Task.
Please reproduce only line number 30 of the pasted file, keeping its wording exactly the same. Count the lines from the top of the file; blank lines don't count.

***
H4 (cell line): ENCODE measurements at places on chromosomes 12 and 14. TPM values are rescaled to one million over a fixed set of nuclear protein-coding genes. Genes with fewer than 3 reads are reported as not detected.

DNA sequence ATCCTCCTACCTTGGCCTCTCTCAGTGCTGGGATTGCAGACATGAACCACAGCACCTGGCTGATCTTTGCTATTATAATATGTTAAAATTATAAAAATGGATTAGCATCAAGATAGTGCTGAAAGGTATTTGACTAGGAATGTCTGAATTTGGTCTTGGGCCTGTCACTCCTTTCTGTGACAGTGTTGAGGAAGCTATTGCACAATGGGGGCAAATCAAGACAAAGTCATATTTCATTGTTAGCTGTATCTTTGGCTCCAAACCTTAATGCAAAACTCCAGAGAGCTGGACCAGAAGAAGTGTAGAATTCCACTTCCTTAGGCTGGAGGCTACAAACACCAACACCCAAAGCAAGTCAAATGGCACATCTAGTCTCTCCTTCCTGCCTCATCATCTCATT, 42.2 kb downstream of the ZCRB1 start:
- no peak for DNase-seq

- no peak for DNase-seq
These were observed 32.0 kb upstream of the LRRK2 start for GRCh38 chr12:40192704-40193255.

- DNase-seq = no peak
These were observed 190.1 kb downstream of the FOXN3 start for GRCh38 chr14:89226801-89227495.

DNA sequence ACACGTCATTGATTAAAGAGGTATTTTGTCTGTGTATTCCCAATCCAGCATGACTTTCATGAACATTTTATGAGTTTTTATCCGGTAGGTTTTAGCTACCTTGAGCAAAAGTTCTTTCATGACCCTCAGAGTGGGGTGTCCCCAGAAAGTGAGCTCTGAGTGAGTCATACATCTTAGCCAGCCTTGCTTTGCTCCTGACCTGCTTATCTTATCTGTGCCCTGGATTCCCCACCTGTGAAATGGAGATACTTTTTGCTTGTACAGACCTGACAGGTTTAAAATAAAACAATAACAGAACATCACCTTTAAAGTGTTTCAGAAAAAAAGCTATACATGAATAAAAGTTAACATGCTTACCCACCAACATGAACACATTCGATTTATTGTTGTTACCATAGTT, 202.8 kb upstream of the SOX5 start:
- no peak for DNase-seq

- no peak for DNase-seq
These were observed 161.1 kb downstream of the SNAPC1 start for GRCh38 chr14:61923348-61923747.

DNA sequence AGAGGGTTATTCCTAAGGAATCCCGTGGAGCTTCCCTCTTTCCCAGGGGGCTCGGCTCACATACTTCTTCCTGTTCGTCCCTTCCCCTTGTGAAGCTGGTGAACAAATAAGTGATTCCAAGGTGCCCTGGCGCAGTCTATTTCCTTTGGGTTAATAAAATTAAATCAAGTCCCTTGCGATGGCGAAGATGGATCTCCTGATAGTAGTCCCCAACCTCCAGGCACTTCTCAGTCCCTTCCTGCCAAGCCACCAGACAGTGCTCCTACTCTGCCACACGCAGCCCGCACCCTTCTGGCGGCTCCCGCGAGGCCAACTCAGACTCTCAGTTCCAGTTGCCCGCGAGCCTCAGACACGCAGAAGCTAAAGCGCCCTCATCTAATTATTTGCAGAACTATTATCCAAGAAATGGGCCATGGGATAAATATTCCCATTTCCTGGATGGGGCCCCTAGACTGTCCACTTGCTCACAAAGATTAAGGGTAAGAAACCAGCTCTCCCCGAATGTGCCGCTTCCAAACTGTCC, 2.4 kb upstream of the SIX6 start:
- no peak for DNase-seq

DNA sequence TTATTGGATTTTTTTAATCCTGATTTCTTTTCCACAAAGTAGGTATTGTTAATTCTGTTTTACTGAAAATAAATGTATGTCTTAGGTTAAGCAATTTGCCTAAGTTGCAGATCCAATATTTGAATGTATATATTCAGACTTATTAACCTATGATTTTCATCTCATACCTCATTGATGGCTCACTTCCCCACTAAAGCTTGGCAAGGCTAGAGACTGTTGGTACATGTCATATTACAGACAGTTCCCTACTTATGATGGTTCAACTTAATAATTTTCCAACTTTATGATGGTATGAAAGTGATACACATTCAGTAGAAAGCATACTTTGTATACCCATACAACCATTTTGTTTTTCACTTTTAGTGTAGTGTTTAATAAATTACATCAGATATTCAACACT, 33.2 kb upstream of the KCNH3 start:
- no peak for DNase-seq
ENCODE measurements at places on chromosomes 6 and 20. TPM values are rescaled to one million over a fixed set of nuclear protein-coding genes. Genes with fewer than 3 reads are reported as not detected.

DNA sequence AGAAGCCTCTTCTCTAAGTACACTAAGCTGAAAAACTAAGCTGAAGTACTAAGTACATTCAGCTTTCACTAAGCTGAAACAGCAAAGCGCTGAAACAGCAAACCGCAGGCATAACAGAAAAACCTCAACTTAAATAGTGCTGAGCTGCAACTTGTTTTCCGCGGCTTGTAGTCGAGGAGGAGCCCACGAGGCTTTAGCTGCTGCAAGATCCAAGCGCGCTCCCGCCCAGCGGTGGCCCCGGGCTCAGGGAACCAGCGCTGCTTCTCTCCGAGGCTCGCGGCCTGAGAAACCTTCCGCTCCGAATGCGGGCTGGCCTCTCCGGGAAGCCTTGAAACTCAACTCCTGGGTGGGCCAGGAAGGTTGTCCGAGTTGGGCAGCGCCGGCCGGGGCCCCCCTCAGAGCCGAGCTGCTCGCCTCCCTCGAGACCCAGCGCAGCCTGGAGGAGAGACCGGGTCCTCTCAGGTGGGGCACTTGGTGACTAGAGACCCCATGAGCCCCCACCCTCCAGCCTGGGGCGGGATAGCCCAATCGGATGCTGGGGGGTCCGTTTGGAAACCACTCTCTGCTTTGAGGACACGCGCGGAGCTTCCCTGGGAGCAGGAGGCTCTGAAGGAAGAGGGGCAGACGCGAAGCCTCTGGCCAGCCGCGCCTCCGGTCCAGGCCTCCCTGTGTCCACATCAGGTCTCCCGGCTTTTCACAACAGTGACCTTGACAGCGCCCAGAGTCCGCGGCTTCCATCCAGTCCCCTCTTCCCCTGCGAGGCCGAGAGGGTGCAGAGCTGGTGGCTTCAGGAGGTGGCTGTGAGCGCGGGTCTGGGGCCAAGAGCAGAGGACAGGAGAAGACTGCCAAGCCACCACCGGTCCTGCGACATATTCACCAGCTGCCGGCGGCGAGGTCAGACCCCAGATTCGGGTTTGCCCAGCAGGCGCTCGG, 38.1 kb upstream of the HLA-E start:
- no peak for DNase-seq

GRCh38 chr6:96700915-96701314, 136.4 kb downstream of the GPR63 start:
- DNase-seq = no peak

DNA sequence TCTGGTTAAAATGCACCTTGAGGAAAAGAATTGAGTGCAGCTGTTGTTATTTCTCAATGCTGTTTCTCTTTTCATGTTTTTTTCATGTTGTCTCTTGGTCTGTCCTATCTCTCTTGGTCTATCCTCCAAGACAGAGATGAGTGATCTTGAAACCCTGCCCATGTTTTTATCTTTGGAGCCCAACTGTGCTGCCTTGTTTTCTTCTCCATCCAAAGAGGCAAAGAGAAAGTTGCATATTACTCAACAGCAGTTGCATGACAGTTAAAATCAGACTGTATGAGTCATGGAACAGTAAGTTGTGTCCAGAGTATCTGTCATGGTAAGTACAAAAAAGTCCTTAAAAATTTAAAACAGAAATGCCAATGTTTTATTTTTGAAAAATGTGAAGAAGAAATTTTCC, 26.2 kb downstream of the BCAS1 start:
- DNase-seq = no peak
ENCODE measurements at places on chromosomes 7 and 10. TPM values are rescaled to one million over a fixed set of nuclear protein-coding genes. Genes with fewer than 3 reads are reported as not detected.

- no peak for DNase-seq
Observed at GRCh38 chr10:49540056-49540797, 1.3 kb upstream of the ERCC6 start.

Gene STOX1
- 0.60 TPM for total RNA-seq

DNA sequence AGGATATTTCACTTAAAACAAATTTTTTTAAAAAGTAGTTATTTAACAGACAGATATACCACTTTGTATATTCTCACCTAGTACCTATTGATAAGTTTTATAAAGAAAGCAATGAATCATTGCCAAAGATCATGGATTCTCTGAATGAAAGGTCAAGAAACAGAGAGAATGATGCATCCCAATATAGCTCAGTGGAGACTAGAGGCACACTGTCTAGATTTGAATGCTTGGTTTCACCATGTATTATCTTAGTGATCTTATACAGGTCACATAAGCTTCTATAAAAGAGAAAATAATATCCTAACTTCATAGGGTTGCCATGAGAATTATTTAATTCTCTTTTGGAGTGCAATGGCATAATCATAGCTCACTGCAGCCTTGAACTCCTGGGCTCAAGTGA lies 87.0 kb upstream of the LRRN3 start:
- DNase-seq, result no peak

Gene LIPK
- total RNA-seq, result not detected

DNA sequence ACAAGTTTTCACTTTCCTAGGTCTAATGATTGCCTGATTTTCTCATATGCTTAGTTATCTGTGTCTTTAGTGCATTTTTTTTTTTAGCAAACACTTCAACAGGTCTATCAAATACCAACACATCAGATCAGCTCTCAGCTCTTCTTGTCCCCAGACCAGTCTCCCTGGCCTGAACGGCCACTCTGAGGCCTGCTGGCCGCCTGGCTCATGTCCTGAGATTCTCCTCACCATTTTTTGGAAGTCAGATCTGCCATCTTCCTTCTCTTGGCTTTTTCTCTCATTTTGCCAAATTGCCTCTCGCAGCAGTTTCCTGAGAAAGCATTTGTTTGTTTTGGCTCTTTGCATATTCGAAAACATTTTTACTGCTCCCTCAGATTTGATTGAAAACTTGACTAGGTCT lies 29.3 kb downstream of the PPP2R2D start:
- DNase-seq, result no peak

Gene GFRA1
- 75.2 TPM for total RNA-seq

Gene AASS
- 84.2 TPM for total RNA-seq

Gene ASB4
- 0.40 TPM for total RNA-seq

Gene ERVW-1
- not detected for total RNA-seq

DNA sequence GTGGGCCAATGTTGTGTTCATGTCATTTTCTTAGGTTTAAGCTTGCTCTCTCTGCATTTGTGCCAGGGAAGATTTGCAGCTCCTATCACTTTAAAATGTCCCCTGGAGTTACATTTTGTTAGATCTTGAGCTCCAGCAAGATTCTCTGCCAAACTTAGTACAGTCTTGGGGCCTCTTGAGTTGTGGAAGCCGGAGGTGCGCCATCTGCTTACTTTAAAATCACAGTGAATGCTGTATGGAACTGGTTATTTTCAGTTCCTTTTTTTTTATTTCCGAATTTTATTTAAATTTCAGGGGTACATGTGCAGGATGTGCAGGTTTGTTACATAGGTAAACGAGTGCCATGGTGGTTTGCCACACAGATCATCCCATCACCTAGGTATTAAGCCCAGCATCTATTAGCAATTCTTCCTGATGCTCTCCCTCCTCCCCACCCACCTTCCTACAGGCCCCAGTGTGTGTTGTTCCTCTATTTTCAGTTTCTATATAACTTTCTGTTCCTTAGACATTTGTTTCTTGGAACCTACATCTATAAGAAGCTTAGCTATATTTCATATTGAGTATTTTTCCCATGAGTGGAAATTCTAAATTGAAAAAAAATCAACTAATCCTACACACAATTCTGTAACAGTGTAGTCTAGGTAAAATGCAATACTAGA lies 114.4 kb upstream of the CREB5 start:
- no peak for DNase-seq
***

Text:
Gene LIPK